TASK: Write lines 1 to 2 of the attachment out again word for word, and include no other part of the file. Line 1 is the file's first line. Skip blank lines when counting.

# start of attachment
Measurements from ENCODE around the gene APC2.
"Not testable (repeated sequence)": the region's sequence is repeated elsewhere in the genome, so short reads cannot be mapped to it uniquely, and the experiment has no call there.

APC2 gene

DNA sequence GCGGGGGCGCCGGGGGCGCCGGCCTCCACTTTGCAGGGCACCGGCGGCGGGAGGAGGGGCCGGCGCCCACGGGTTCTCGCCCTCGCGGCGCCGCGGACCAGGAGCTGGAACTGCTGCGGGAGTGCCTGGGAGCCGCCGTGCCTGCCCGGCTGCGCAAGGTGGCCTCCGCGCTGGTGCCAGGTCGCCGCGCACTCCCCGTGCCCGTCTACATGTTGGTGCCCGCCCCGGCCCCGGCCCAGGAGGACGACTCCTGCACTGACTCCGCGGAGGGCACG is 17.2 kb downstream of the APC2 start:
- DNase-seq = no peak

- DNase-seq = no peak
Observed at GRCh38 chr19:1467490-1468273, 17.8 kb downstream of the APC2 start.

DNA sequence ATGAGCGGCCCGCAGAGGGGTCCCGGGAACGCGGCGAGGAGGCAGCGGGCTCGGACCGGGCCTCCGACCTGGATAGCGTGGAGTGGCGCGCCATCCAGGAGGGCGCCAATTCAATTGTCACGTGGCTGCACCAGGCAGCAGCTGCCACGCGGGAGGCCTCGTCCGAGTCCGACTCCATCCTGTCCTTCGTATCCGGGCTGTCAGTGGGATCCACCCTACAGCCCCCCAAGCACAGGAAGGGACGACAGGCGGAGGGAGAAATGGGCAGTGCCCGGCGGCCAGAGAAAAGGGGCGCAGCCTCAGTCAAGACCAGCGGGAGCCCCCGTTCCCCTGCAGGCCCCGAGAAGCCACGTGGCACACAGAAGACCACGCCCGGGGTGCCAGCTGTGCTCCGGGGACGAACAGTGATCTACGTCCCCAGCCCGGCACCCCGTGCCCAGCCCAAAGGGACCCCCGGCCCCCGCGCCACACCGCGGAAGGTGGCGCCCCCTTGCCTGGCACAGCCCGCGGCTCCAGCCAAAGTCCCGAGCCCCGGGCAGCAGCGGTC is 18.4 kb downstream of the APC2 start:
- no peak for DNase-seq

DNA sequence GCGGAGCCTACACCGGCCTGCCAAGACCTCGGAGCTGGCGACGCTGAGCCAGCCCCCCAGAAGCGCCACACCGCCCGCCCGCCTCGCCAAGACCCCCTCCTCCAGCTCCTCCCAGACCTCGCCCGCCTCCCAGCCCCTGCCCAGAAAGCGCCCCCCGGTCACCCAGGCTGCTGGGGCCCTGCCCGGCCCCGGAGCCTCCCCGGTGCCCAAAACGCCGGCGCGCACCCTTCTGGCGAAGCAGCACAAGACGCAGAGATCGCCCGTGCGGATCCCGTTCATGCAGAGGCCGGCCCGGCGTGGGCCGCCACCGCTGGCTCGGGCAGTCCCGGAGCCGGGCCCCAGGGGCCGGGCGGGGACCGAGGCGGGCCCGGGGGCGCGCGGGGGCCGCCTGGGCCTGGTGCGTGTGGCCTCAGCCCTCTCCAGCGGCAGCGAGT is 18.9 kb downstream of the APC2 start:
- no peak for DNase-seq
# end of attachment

Measurements from ENCODE around the gene APC2.
"Not testable (repeated sequence)": the region's sequence is repeated elsewhere in the genome, so short reads cannot be mapped to it uniquely, and the experiment has no call there.